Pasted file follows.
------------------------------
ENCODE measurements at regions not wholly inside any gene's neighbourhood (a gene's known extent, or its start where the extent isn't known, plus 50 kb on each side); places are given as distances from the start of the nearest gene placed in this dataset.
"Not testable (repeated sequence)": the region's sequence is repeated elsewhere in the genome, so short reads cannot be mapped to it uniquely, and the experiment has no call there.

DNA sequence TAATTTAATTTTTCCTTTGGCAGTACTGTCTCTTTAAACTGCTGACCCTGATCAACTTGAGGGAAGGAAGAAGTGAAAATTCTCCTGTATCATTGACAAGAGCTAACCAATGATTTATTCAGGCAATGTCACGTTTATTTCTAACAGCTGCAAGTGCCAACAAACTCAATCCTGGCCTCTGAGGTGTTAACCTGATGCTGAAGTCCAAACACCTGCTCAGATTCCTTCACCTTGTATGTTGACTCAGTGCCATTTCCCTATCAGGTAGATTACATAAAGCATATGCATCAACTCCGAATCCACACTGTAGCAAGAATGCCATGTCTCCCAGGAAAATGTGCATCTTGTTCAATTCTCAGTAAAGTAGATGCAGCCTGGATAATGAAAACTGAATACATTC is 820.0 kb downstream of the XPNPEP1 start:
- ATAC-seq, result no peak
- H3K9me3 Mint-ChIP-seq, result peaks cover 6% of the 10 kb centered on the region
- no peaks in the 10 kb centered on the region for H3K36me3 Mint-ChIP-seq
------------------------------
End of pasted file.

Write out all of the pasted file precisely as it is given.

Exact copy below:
ENCODE measurements at regions not wholly inside any gene's neighbourhood (a gene's known extent, or its start where the extent isn't known, plus 50 kb on each side); places are given as distances from the start of the nearest gene placed in this dataset.
"Not testable (repeated sequence)": the region's sequence is repeated elsewhere in the genome, so short reads cannot be mapped to it uniquely, and the experiment has no call there.

DNA sequence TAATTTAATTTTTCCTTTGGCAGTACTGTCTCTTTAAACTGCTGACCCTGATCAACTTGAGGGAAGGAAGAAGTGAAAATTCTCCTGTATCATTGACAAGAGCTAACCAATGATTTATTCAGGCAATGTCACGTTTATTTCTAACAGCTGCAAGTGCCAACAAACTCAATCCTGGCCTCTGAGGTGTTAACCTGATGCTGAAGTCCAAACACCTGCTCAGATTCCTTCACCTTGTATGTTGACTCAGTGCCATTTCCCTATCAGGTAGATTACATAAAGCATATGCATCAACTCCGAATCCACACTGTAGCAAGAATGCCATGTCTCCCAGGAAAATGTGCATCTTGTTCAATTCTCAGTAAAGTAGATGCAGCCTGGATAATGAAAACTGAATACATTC is 820.0 kb downstream of the XPNPEP1 start:
- ATAC-seq, result no peak
- H3K9me3 Mint-ChIP-seq, result peaks cover 6% of the 10 kb centered on the region
- no peaks in the 10 kb centered on the region for H3K36me3 Mint-ChIP-seq